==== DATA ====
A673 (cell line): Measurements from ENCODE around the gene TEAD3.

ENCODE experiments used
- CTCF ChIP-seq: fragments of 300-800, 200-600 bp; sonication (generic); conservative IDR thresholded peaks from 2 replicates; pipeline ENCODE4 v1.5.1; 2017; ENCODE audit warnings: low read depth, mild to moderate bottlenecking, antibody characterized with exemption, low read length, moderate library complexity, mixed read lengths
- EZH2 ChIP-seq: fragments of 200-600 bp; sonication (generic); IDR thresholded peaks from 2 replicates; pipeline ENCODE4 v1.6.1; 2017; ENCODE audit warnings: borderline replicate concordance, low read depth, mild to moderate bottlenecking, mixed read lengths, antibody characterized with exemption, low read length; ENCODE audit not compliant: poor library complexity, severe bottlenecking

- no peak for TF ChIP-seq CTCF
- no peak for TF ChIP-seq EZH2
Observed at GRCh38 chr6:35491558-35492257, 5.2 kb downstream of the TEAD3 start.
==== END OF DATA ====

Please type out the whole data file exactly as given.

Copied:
A673 (cell line): Measurements from ENCODE around the gene TEAD3.

ENCODE experiments used
- CTCF ChIP-seq: fragments of 300-800, 200-600 bp; sonication (generic); conservative IDR thresholded peaks from 2 replicates; pipeline ENCODE4 v1.5.1; 2017; ENCODE audit warnings: low read depth, mild to moderate bottlenecking, antibody characterized with exemption, low read length, moderate library complexity, mixed read lengths
- EZH2 ChIP-seq: fragments of 200-600 bp; sonication (generic); IDR thresholded peaks from 2 replicates; pipeline ENCODE4 v1.6.1; 2017; ENCODE audit warnings: borderline replicate concordance, low read depth, mild to moderate bottlenecking, mixed read lengths, antibody characterized with exemption, low read length; ENCODE audit not compliant: poor library complexity, severe bottlenecking

- no peak for TF ChIP-seq CTCF
- no peak for TF ChIP-seq EZH2
Observed at GRCh38 chr6:35491558-35492257, 5.2 kb downstream of the TEAD3 start.